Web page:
Art and Vibrations - John Lennon & Yoko Ono

John & Yoko - Frost On Saturday, 24th August 1968


 


On the 24th August 1968, John and Yoko gave their first TV interview together on the London Weekend Television show "Frost On Saturday", the programme was broadcast live between 6:45 and 7:30pm. Frederick James penned the following article for the October 1968 edition of 'The Beatle Book Magazine'.

“EVEN ANTI-BEATLE PEOPLE MUST ADMIT- JOHN LENNON AND YOKO ONO MADE MARVELLOUS TV, TALKING INTERESTINGLY ABOUT ART, PEOPLE AND EVERYTHING ELSE ON DAVID FROST'S SHOW.  PERHAPS NOW JOHN WILL RECORD "GOOD VIBRATIONS": From SCENE PAGE, DISC AND MUSIC ECHO.

“WASN'T JOHN LENNON BORING ON SATURDAY'S DAVID FROST ITV SHOW“ : From TAIL PIECES BY THE ALLEY CAT, NEW MUSICAL EXPRESS.

Above I have reproduced two typically contrasting reactions to the same TV discussion, the first finding interest and entertainment in what John and Yoko had to say and the second writing off the whole thing as a bore.
In case you missed the London Weekend Television programme in question I'd better put you in the picture before we go any further . Frost and his audience heard John and Yoko explain their opinion that the words "art", "sculpture", and so forth, ought to have a much wider meaning. As far as we are concerned a piece of sculpture is usually made of clay, wood, metal or a similarly orthodox substance. It is chipped, moulded, scraped or even burned into the shape its creative artist requires. That's sculpture. And art? Why, that can be all sorts of things provided they have been created with ingenuity, artistic skill and individuality. Paintings, drawings, works of dramatic art on stage or screen, pieces of pottery, beautifully designed dresses, LP record sleeves.
John and Yoko went much further. They told David Frost that just about everything we see, hear, feel or smell about us should be classified as art. We are each works of art in ourselves, our bodies and our minds combining to make something which should be treated in the same way that an art examiner might treat a painting or piece of sculpture. In gist, they said, the whole world is one vast gallery, one massive exhibition of art.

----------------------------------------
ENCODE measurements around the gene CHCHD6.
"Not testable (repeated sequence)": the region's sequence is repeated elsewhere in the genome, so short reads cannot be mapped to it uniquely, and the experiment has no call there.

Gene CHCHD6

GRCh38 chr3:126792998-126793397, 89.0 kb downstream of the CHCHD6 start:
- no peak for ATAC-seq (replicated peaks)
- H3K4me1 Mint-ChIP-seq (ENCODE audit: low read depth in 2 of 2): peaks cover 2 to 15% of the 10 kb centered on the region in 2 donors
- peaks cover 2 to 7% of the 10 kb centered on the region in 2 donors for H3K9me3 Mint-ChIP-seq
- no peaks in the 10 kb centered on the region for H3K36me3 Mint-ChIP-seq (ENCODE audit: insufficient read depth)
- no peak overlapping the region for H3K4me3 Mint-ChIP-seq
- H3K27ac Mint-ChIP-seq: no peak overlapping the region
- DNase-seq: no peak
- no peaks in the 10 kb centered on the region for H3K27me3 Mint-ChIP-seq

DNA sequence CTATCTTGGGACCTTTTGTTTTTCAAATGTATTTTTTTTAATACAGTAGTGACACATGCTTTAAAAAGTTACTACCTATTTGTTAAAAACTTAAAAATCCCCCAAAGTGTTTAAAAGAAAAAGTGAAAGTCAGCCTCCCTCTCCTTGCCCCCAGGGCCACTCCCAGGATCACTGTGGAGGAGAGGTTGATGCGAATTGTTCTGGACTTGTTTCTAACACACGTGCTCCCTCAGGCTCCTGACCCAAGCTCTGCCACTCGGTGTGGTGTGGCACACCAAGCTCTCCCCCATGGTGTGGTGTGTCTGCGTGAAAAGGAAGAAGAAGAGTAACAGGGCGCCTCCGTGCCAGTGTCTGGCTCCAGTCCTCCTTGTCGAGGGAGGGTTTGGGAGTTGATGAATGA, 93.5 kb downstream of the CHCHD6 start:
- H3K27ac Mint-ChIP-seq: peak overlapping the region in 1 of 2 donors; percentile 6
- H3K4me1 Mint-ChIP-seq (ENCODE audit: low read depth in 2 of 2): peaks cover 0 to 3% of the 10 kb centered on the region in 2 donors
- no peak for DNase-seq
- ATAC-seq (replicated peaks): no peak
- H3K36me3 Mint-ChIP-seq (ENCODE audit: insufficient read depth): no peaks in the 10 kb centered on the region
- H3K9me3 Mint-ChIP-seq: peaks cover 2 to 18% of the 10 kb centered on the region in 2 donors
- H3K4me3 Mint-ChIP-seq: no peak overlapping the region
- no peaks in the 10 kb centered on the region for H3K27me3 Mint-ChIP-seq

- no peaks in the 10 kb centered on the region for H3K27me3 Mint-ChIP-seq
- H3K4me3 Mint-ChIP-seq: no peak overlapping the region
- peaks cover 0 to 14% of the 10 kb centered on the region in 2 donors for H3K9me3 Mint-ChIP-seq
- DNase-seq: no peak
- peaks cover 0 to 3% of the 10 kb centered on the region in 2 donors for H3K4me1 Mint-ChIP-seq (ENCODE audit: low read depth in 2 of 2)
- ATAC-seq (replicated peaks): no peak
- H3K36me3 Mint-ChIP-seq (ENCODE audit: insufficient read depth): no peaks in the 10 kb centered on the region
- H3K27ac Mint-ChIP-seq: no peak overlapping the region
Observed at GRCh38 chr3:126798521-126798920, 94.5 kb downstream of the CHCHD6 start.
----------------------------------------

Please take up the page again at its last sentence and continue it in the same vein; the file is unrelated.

What's more they suggested that there should be much more public involvement in the creation of art. They thought we should not set aside the Artist as a breed apart, a specialist on his own. They liked the idea of having on exhibition pieces of art-work which everyone was welcome to add, to which reminds me of the giant "doodle-wall" which Ringo has along one side of his games-room extension at his Weybridge home. Visitors are invited to add their own contributions to the wall using anything they like from a felt pen to a decorator's paint brush.
And then there was the exhibit called "Built Around" which John and Yoko put on show at London's Arts Laboratory a few months ago. It consisted of a wood base with chunks of broken plastic and porcelain to which visitors were invited to add. They did, too - all sorts of things from biscuit wrappings and tin cans to Coke bottles an brooches!

On David Frost's show John and Yoko used a "nail board" to demonstrate. They asked people from the studio audience to hammer a nail or two into a board and say how they felt about this. Several declared that it was an invigorating experience. Frost himself was cautious, announcing that the feeling he had was as if he had hammered a nail into a board! From there the conversation progressed and John began to talk about vibrations. He thought that without a word being spoken, without a hand being shaken, without a pair of lips connecting, people sent out vibrations, tell-tale waves of emotion which could be picked up. Each "transmission" could be "received" since each and every one of us is equipped with the mental powers of a transmitter and receiver. Trouble is, announced John, too few of us use these powers. We rely on speech and facial expression for communication. We use ears, eyes and fists to show our feelings or to decide how other people around us are feeling.